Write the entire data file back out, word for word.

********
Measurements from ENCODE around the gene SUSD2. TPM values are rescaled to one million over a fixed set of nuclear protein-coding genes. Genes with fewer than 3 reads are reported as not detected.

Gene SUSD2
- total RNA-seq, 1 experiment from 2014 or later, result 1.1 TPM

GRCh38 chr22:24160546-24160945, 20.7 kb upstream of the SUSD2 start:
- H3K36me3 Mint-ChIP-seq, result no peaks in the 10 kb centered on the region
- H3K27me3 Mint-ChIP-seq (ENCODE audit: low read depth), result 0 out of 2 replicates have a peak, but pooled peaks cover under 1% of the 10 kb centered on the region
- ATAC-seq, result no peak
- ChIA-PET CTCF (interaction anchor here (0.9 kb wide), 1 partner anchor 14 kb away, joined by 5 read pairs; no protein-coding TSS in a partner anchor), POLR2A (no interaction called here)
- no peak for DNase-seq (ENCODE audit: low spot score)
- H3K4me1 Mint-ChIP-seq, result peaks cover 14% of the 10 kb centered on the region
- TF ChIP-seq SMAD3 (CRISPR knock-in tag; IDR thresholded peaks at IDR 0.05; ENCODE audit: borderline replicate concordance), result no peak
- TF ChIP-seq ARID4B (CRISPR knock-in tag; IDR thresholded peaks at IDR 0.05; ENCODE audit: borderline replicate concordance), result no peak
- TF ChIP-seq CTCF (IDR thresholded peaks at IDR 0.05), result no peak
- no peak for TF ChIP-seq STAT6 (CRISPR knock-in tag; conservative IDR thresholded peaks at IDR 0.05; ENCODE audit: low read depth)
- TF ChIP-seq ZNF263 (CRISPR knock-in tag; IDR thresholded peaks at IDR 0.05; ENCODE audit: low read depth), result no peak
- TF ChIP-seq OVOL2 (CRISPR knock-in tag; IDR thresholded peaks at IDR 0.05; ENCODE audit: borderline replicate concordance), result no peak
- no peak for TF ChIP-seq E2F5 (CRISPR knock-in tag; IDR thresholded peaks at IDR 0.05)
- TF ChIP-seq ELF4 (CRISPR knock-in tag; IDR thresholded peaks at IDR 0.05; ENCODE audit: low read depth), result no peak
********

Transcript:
Measurements from ENCODE around the gene SUSD2. TPM values are rescaled to one million over a fixed set of nuclear protein-coding genes. Genes with fewer than 3 reads are reported as not detected.

Gene SUSD2
- total RNA-seq, 1 experiment from 2014 or later, result 1.1 TPM

GRCh38 chr22:24160546-24160945, 20.7 kb upstream of the SUSD2 start:
- H3K36me3 Mint-ChIP-seq, result no peaks in the 10 kb centered on the region
- H3K27me3 Mint-ChIP-seq (ENCODE audit: low read depth), result 0 out of 2 replicates have a peak, but pooled peaks cover under 1% of the 10 kb centered on the region
- ATAC-seq, result no peak
- ChIA-PET CTCF (interaction anchor here (0.9 kb wide), 1 partner anchor 14 kb away, joined by 5 read pairs; no protein-coding TSS in a partner anchor), POLR2A (no interaction called here)
- no peak for DNase-seq (ENCODE audit: low spot score)
- H3K4me1 Mint-ChIP-seq, result peaks cover 14% of the 10 kb centered on the region
- TF ChIP-seq SMAD3 (CRISPR knock-in tag; IDR thresholded peaks at IDR 0.05; ENCODE audit: borderline replicate concordance), result no peak
- TF ChIP-seq ARID4B (CRISPR knock-in tag; IDR thresholded peaks at IDR 0.05; ENCODE audit: borderline replicate concordance), result no peak
- TF ChIP-seq CTCF (IDR thresholded peaks at IDR 0.05), result no peak
- no peak for TF ChIP-seq STAT6 (CRISPR knock-in tag; conservative IDR thresholded peaks at IDR 0.05; ENCODE audit: low read depth)
- TF ChIP-seq ZNF263 (CRISPR knock-in tag; IDR thresholded peaks at IDR 0.05; ENCODE audit: low read depth), result no peak
- TF ChIP-seq OVOL2 (CRISPR knock-in tag; IDR thresholded peaks at IDR 0.05; ENCODE audit: borderline replicate concordance), result no peak
- no peak for TF ChIP-seq E2F5 (CRISPR knock-in tag; IDR thresholded peaks at IDR 0.05)
- TF ChIP-seq ELF4 (CRISPR knock-in tag; IDR thresholded peaks at IDR 0.05; ENCODE audit: low read depth), result no peak